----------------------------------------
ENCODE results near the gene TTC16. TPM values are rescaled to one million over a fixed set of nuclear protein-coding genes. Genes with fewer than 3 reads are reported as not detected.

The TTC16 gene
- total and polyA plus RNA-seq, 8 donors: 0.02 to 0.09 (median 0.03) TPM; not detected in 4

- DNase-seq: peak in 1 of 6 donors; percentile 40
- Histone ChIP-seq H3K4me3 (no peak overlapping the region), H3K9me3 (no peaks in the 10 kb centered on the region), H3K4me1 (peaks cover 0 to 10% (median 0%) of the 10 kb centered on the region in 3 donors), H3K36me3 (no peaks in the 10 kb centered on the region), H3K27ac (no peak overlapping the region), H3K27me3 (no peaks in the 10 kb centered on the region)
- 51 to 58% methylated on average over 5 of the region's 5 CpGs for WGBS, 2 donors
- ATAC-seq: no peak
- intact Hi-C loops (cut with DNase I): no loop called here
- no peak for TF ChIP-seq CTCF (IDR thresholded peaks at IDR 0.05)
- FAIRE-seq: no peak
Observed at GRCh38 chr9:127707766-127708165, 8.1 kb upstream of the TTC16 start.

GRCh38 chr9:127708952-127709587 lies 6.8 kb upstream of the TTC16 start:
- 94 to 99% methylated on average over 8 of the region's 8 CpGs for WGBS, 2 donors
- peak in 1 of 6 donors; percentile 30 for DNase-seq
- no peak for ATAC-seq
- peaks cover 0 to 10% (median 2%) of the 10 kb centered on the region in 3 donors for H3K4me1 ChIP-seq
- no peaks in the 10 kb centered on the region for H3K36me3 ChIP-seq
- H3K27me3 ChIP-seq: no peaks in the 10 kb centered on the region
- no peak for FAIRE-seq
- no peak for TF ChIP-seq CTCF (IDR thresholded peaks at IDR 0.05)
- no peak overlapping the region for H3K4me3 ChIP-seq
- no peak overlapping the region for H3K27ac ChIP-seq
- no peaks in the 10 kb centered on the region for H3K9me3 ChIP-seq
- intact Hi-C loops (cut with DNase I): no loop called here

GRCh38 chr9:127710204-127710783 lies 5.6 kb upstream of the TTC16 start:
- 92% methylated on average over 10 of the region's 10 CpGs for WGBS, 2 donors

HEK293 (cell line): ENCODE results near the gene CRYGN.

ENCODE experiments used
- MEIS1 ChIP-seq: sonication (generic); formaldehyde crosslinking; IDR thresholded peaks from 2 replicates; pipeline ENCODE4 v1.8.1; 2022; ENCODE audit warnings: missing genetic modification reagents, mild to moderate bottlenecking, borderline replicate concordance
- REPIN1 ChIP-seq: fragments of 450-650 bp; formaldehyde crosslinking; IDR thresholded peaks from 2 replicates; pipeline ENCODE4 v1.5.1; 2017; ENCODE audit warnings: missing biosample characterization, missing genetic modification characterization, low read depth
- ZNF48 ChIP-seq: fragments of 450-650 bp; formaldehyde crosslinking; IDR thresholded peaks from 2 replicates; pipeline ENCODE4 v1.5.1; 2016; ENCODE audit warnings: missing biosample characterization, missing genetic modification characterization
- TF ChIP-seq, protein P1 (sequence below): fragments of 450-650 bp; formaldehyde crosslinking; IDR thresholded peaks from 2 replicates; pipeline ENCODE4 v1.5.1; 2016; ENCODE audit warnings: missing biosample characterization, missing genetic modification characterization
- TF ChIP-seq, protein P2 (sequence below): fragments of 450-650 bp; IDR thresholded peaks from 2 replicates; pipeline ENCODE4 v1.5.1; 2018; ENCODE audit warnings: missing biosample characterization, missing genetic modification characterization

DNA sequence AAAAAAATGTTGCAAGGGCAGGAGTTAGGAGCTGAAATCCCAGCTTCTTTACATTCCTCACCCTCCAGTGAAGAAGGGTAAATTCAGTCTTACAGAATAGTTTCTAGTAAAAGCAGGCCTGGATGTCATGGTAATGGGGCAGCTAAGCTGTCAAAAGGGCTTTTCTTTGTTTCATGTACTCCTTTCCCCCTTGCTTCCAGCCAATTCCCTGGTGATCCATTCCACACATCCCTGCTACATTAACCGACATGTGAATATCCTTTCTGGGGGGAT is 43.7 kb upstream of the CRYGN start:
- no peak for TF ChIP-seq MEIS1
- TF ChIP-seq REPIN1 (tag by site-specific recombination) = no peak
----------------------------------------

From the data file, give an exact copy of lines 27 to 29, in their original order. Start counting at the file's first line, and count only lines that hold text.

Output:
HEK293 (cell line): ENCODE results near the gene CRYGN.

ENCODE experiments used
- MEIS1 ChIP-seq: sonication (generic); formaldehyde crosslinking; IDR thresholded peaks from 2 replicates; pipeline ENCODE4 v1.8.1; 2022; ENCODE audit warnings: missing genetic modification reagents, mild to moderate bottlenecking, borderline replicate concordance